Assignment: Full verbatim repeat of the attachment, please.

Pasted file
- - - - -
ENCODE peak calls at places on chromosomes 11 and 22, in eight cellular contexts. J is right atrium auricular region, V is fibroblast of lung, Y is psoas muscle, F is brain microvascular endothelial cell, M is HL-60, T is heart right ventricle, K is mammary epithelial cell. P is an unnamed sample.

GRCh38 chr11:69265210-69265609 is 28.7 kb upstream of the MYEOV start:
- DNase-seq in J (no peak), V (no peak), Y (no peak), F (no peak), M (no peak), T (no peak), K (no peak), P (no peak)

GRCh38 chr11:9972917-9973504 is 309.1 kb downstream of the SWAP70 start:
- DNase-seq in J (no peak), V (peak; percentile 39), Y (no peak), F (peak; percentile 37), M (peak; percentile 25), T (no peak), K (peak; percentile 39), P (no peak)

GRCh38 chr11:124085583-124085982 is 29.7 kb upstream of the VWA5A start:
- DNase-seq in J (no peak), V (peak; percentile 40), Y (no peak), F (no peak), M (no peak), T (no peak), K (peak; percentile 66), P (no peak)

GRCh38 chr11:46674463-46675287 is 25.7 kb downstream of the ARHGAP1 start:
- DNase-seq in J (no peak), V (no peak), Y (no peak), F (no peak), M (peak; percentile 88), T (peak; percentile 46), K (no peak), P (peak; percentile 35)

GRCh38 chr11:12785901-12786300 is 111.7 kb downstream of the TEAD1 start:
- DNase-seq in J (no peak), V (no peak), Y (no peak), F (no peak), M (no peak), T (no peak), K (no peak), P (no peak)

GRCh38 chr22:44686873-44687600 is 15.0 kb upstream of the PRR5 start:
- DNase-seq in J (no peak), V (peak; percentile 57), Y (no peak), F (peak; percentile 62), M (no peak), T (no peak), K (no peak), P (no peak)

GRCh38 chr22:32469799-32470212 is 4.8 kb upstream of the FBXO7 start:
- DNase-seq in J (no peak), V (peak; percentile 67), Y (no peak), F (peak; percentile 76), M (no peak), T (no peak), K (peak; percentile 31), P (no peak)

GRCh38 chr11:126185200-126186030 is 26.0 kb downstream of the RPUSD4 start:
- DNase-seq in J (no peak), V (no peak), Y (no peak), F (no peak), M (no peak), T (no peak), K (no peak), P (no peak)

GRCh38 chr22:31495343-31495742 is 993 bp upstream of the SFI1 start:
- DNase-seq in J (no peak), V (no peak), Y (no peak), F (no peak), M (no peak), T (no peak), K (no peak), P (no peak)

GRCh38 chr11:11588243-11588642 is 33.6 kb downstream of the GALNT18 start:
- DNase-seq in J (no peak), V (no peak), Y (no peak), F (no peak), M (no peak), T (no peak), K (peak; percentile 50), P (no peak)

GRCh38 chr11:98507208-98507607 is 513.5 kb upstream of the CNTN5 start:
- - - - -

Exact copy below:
ENCODE peak calls at places on chromosomes 11 and 22, in eight cellular contexts. J is right atrium auricular region, V is fibroblast of lung, Y is psoas muscle, F is brain microvascular endothelial cell, M is HL-60, T is heart right ventricle, K is mammary epithelial cell. P is an unnamed sample.

GRCh38 chr11:69265210-69265609 is 28.7 kb upstream of the MYEOV start:
- DNase-seq in J (no peak), V (no peak), Y (no peak), F (no peak), M (no peak), T (no peak), K (no peak), P (no peak)

GRCh38 chr11:9972917-9973504 is 309.1 kb downstream of the SWAP70 start:
- DNase-seq in J (no peak), V (peak; percentile 39), Y (no peak), F (peak; percentile 37), M (peak; percentile 25), T (no peak), K (peak; percentile 39), P (no peak)

GRCh38 chr11:124085583-124085982 is 29.7 kb upstream of the VWA5A start:
- DNase-seq in J (no peak), V (peak; percentile 40), Y (no peak), F (no peak), M (no peak), T (no peak), K (peak; percentile 66), P (no peak)

GRCh38 chr11:46674463-46675287 is 25.7 kb downstream of the ARHGAP1 start:
- DNase-seq in J (no peak), V (no peak), Y (no peak), F (no peak), M (peak; percentile 88), T (peak; percentile 46), K (no peak), P (peak; percentile 35)

GRCh38 chr11:12785901-12786300 is 111.7 kb downstream of the TEAD1 start:
- DNase-seq in J (no peak), V (no peak), Y (no peak), F (no peak), M (no peak), T (no peak), K (no peak), P (no peak)

GRCh38 chr22:44686873-44687600 is 15.0 kb upstream of the PRR5 start:
- DNase-seq in J (no peak), V (peak; percentile 57), Y (no peak), F (peak; percentile 62), M (no peak), T (no peak), K (no peak), P (no peak)

GRCh38 chr22:32469799-32470212 is 4.8 kb upstream of the FBXO7 start:
- DNase-seq in J (no peak), V (peak; percentile 67), Y (no peak), F (peak; percentile 76), M (no peak), T (no peak), K (peak; percentile 31), P (no peak)

GRCh38 chr11:126185200-126186030 is 26.0 kb downstream of the RPUSD4 start:
- DNase-seq in J (no peak), V (no peak), Y (no peak), F (no peak), M (no peak), T (no peak), K (no peak), P (no peak)

GRCh38 chr22:31495343-31495742 is 993 bp upstream of the SFI1 start:
- DNase-seq in J (no peak), V (no peak), Y (no peak), F (no peak), M (no peak), T (no peak), K (no peak), P (no peak)

GRCh38 chr11:11588243-11588642 is 33.6 kb downstream of the GALNT18 start:
- DNase-seq in J (no peak), V (no peak), Y (no peak), F (no peak), M (no peak), T (no peak), K (peak; percentile 50), P (no peak)

GRCh38 chr11:98507208-98507607 is 513.5 kb upstream of the CNTN5 start: